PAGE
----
Rust-colored ladybugs, clustered like grapes,
mate on horsetails that wave by a creek,
where silvery salmon spawn and leap
when the sandbar breaks at the gate to the sea.

The ladybugs have come hundreds of miles,
from valley to coast, for this singles bash.
The females are choosy: they twiddle the males,
seeking appendages padded with fat.

And all around–high in redwood burls,
on elk-clover leaves, and in the rich soil–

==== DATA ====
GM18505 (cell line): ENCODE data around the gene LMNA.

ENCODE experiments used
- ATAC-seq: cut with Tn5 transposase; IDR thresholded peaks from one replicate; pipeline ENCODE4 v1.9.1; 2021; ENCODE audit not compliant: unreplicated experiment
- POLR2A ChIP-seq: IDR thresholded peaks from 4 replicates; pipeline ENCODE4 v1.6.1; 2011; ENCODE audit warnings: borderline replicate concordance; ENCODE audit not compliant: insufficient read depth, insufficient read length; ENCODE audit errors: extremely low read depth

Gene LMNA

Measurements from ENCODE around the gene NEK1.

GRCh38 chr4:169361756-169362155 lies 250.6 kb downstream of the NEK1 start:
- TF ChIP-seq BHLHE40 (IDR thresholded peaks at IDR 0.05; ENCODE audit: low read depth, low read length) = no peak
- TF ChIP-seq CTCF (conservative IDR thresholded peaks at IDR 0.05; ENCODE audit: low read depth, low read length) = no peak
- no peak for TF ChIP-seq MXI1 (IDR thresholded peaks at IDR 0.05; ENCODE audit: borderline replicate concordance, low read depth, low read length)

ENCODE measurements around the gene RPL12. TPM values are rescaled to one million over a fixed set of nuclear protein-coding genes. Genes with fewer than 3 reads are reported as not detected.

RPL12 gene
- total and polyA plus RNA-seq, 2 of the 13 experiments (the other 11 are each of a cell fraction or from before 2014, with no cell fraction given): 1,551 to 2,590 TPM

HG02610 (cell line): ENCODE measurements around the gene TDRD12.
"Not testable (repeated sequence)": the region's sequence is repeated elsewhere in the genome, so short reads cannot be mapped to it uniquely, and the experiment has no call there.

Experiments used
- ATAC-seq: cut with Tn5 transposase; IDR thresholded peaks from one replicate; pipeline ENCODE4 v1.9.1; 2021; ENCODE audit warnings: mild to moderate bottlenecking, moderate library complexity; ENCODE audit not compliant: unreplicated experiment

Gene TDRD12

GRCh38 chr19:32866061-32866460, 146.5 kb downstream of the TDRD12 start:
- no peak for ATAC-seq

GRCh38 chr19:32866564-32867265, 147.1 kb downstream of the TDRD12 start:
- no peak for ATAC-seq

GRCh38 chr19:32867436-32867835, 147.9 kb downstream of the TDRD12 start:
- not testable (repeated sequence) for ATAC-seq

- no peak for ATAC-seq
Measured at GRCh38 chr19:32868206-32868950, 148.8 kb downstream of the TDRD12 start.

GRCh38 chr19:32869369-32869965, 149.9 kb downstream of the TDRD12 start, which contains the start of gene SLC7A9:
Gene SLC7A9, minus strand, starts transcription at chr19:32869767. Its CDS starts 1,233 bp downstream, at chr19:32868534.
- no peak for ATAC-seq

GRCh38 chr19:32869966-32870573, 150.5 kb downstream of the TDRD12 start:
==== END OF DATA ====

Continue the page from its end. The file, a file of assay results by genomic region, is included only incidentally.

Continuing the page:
the meaning of life is to stroke and prod
under a humpbacked moon, dissolving in fog.

Lucy Day lives in Oakland, California. Her recent poetry
collections–INFINITIES, WILD ONE, and FIRE IN THE GARDEN–are available from INFINITIES contains many poems inspired by outings with Michael Ellis. Lucy is director of the Hall of Health, a museum in Berkeley, and
founder/publisher of Scarlet Tanager Books



Posted on

August 6, 2009